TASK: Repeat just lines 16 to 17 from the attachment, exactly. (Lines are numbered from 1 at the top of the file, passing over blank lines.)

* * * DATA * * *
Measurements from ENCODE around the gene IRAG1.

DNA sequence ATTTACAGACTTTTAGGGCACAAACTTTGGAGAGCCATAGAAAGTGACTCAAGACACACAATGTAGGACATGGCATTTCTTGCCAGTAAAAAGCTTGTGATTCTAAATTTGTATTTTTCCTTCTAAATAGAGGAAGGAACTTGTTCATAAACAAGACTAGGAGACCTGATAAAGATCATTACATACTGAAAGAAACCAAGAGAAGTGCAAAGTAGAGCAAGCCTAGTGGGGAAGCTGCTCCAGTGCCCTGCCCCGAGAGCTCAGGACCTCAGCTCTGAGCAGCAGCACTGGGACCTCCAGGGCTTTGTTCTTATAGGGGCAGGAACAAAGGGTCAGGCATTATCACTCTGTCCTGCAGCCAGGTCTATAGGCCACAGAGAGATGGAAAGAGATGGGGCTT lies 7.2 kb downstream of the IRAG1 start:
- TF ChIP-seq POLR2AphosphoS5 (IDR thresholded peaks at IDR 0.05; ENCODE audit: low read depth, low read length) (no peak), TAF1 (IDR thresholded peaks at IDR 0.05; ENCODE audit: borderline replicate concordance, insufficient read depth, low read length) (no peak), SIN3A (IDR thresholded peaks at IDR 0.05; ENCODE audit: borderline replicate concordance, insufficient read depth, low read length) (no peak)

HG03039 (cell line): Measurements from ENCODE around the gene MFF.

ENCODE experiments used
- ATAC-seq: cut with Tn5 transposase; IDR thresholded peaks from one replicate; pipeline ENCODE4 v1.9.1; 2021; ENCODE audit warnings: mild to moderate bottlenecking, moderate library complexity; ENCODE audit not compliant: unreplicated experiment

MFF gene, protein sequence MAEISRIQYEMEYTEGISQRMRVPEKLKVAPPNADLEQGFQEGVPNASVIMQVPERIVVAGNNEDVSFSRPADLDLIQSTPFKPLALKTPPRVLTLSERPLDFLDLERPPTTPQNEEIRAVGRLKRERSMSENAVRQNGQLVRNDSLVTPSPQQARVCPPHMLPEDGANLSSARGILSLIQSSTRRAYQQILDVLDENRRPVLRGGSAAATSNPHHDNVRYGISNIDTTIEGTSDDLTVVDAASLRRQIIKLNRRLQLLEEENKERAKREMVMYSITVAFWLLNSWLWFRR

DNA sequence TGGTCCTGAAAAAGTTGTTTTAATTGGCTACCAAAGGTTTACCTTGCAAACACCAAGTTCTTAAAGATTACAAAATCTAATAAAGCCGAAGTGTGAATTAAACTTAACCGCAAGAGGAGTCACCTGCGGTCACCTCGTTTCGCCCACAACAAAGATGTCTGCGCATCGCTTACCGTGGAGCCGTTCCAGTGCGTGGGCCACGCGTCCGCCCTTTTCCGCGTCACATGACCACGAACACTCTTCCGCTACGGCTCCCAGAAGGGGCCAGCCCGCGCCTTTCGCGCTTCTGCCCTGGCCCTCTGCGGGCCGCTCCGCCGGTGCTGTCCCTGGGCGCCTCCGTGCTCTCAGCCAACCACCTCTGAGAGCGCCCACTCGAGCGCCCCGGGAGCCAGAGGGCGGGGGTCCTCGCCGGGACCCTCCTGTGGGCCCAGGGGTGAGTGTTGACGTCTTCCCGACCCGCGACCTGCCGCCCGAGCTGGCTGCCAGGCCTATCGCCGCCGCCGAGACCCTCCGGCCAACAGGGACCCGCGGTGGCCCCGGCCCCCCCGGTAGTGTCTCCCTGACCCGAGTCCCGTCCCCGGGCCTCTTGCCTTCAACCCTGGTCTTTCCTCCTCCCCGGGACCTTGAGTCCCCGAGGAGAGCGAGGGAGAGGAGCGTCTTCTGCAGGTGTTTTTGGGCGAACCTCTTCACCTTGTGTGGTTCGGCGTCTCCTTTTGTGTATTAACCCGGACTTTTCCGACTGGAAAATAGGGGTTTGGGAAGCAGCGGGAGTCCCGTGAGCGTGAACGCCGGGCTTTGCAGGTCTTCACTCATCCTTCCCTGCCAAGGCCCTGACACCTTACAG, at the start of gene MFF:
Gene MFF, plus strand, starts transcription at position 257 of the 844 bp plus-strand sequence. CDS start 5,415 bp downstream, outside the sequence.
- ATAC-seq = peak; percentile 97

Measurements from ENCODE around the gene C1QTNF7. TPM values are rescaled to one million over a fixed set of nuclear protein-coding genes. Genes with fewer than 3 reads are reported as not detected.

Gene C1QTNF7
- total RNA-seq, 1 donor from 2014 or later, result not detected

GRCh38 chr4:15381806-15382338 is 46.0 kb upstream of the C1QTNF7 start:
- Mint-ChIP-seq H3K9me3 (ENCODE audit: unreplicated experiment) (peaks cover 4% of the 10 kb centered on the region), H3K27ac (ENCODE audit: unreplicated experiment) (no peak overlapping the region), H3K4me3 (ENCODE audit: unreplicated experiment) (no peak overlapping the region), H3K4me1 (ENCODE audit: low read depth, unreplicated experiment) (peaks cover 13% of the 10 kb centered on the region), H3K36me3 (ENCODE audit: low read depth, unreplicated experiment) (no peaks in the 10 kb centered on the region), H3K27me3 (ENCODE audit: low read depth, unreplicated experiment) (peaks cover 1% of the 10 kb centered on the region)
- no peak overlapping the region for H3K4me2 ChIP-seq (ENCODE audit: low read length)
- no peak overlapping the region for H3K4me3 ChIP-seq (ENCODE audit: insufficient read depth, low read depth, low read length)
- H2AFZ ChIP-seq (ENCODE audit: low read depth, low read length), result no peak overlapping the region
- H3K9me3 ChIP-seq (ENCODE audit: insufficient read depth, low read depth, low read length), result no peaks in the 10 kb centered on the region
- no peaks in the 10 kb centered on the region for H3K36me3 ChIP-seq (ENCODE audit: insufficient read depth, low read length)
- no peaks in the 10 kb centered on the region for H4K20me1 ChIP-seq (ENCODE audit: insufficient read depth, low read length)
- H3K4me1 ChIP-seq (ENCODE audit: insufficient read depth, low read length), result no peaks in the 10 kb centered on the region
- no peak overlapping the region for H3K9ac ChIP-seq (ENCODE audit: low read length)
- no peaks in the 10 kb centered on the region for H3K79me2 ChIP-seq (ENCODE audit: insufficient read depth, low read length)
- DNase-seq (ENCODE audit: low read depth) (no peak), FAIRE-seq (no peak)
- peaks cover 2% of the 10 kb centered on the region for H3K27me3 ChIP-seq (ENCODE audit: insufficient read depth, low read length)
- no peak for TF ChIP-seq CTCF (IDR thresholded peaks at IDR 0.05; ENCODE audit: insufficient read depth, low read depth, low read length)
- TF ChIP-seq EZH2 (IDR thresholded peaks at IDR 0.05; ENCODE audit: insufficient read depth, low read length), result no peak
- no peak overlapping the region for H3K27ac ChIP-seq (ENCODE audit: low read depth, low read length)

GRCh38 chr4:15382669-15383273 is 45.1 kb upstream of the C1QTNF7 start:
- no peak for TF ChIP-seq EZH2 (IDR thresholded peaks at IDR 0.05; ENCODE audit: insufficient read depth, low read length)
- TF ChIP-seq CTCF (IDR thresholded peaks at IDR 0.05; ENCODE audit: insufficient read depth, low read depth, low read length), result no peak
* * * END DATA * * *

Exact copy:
- no peak overlapping the region for H3K4me2 ChIP-seq (ENCODE audit: low read length)
- no peak overlapping the region for H3K4me3 ChIP-seq (ENCODE audit: insufficient read depth, low read depth, low read length)